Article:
Sammamish may have seed money for Town Center

October 4, 2012

By Caleb Heeringa

After years of talk about kickstarting development in Town Center, the city looks poised to put its money where its mouth is in 2013.

But with the economy still on a long road back from the recession, it remains to be seen whether that money will be enough to lure developers into taking the plunge any time soon or whether the city will need to walk back some of its more optimistic visions of the future of Sammamish.

City Manager Ben Yazici outlined some of his proposals to the Sammamish City Council’s Economic Development Committee at a Sept. 25 meeting. The council will be considering the proposals as part of budget discussions this month. The ideas include:

u Rolling over a $3 million fund for infrastructure like road improvements to Southeast Fourth Street west of 228th Avenue, which will need to be widened to two lanes in each direction along with a median, bike lanes and sidewalks in order to accommodate traffic from the so-called “A zone” – the densest part of the Town Center plan.

u Earmarking an additional $1 million for regional stormwater facilities around Town Center. The planned development’s proximity to several sensitive streams and the low-impact development proposals adopted as part of the Town Center Plan will likely mean lots of needed capacity for storm water.

u Reserving $500,000 for an “implementation fund” for Town Center. The fund could be used to purchase parkland, trails or open space that would facilitate the walkable city center envisioned in the plan or go to some sort of parking structure that would help developers meet the parking standards in the area, which call for 80 percent of parking to be underground or in a garage rather than ground level. The fund could also be used as seed money to pay the city’s share of a local improvement district in the area.

u The hiring of an economic development consultant to help market the Town Center plan to developers and attract businesses to the city.

Despite the tepid economy and the fact that the Town Center Plan has only been on the books for about two years, Community Development Director Kamuron Gurol said the city has fielded phone calls from developers who want to know more about the project. Gurol estimated that “four or five” developers had inquired, though the city has yet to receive any formal development proposals.

“The purse strings are starting to loosen a little bit,” Deputy City Manager Lyman Howard said. “In general the economic climate is starting to improve and people are interested in looking at their next projects. They do see a light at the end of the tunnel.”

Ace Hardware had given the city rough designs for a stand-alone commercial development just south of Eastside Catholic earlier this year, but the project fell apart because the proposal did not coordinate development plans with neighboring parcels and the costs of handling storm water in the areas was too much for a single business.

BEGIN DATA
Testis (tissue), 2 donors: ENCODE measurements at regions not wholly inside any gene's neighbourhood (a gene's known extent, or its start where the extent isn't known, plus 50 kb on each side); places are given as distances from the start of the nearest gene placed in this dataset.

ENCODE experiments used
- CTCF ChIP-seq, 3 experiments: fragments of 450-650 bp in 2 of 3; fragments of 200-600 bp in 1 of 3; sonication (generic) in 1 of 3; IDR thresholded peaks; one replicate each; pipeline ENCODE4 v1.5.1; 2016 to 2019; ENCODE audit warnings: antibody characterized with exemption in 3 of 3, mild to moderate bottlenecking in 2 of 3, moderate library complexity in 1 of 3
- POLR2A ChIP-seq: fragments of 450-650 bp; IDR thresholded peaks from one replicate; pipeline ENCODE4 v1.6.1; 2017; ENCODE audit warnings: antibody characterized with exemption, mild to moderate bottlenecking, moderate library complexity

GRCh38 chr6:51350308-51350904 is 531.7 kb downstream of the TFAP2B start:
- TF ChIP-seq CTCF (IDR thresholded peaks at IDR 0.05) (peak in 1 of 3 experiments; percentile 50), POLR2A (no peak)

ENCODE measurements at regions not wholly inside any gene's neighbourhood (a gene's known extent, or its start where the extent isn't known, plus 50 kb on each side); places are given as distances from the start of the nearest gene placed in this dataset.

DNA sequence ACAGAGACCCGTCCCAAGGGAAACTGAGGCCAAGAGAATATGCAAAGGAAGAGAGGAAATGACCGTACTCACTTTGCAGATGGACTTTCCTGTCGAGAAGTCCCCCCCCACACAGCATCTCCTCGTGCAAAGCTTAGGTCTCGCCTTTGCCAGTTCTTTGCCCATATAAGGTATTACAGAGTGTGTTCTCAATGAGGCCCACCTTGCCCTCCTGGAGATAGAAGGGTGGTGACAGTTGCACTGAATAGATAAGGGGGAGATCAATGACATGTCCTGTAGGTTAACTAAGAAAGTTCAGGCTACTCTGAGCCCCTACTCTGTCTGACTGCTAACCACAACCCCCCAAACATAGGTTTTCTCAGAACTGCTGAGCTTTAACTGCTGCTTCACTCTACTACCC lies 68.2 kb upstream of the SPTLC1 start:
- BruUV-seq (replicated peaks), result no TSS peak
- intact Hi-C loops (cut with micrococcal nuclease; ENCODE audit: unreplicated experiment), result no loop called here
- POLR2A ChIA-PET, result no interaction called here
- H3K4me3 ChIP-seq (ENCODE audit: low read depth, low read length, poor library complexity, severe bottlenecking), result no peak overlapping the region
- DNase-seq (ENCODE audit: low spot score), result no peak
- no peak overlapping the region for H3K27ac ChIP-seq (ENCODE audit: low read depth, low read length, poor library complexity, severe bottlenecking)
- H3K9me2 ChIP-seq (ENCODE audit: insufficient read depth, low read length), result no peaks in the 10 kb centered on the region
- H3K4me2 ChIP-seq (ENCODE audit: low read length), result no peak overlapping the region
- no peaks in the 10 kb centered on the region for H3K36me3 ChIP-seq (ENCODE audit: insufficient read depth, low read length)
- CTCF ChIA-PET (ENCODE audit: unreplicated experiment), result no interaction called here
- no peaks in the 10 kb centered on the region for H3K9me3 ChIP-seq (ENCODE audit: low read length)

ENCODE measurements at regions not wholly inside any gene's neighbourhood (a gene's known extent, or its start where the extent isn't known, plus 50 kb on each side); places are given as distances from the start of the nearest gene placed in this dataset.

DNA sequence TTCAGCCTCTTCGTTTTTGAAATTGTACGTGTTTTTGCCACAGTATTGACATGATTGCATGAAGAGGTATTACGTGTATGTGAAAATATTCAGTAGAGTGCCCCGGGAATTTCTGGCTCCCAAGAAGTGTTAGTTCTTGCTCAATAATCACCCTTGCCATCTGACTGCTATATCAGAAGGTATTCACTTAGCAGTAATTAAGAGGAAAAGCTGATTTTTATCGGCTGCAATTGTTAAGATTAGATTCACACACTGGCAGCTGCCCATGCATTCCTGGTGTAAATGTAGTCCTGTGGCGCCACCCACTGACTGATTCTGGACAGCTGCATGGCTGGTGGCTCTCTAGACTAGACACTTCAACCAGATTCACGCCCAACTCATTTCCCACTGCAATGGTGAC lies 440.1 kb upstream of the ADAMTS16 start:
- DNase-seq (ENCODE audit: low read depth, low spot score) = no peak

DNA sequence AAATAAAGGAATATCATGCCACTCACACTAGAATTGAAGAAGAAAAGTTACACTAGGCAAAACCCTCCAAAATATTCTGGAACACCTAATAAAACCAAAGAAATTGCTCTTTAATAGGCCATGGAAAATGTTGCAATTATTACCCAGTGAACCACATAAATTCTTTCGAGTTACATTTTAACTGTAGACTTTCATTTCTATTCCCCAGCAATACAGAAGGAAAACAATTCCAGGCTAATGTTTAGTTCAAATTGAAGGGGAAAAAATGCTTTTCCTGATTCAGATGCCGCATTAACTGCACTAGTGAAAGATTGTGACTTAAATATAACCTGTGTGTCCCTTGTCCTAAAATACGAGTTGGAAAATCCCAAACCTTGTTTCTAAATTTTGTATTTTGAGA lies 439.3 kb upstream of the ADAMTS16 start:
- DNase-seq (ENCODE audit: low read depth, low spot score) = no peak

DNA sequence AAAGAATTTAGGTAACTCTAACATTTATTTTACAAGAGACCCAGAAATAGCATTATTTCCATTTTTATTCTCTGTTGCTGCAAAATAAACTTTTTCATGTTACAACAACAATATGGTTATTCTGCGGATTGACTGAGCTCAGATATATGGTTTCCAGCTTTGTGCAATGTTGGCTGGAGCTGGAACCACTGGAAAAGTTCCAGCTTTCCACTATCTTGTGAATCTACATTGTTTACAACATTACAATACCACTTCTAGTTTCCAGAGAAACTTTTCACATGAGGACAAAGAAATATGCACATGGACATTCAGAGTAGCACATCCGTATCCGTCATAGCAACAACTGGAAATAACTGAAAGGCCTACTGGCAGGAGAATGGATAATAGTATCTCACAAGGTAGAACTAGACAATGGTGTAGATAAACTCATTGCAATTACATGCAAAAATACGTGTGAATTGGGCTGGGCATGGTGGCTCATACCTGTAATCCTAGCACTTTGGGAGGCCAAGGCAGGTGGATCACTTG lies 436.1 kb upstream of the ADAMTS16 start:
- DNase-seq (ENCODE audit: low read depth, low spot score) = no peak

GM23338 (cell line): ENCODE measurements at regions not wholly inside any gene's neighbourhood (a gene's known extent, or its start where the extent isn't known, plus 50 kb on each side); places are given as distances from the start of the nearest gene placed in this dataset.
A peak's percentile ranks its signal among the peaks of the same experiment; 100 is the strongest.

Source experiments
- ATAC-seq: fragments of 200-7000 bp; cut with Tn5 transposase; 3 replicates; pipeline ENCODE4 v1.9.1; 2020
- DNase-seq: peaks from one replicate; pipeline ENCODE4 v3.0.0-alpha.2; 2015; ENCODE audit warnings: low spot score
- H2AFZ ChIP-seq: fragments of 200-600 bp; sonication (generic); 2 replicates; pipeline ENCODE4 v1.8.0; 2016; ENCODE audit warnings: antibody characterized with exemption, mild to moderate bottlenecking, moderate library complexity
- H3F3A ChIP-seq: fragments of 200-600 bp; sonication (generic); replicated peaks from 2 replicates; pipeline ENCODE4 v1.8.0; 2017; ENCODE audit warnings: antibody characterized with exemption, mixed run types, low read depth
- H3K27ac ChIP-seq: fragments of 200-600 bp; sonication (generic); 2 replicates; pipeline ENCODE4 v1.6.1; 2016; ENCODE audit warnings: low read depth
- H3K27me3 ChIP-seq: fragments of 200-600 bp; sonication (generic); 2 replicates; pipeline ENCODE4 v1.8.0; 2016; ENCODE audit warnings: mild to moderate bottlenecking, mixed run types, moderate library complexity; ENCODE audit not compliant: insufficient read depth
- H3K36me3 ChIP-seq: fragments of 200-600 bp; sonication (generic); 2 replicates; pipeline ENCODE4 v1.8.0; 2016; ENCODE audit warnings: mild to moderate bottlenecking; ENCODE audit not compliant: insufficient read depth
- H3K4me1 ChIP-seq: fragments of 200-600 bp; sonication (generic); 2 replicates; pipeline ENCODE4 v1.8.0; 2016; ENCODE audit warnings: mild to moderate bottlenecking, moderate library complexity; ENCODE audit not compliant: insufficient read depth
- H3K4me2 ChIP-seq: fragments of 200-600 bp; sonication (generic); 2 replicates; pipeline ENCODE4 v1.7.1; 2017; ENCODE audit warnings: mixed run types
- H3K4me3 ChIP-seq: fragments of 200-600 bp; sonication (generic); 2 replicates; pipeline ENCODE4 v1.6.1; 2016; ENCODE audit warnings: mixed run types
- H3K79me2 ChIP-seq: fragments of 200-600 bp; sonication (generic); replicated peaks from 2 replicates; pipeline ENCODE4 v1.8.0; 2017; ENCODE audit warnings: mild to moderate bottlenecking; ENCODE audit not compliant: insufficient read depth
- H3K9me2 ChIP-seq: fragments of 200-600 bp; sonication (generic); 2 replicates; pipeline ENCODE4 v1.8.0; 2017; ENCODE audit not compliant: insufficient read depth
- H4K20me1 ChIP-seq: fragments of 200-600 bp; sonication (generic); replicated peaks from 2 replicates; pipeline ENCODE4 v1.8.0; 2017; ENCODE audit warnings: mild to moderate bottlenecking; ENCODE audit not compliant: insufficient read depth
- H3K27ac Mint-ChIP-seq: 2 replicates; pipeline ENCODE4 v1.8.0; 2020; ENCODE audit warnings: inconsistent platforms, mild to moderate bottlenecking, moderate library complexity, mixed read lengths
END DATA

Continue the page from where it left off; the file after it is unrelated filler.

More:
Town Center landowner Alden Linn said he and several of his neighbors have been frustrated by the lack of progress on development in recent years and the complexity of having to coordinate development with neighbors who may or may not be on the same page. Yazici said some of the money proposed for this budget could go to help put those sorts of unified plans together and will mean that the city will be ready to chip in when a developer comes forward with a proposal.

Linn noted that as the city ruminates about its Town Center plan, development is beginning in earnest on a Safeway, gas station and movie theater in the Issaquah Highlands. He asked whether the city shows the same level of flexibility on parking requirements that Issaquah did for that project.

“You’d never be able to build that in Town Center because of the parking requirements,” Linn said.

Yazici said part of the task of the economic development consultant could be to compare Town Center to other higher-density development plans in nearby suburbs and determine whether the project was competitive. He noted that the development being seen now in the Highlands is more than 15 years in the making and would not have been possible without government taking a leading role on putting in infrastructure like the freeway interchange at Sunset Way.

“There was millions spent in public improvements before you ever saw a roofline there,” Yazici said.

Though city staff cautioned against wholesale changes to a Town Center Plan that took years of public meetings, councilmembers were split on whether they’d be open to smaller “tweaks” in the plan given how the economic realities had changed since 2008. Councilman Tom Vance urged having patience and waiting for the market to come to the city.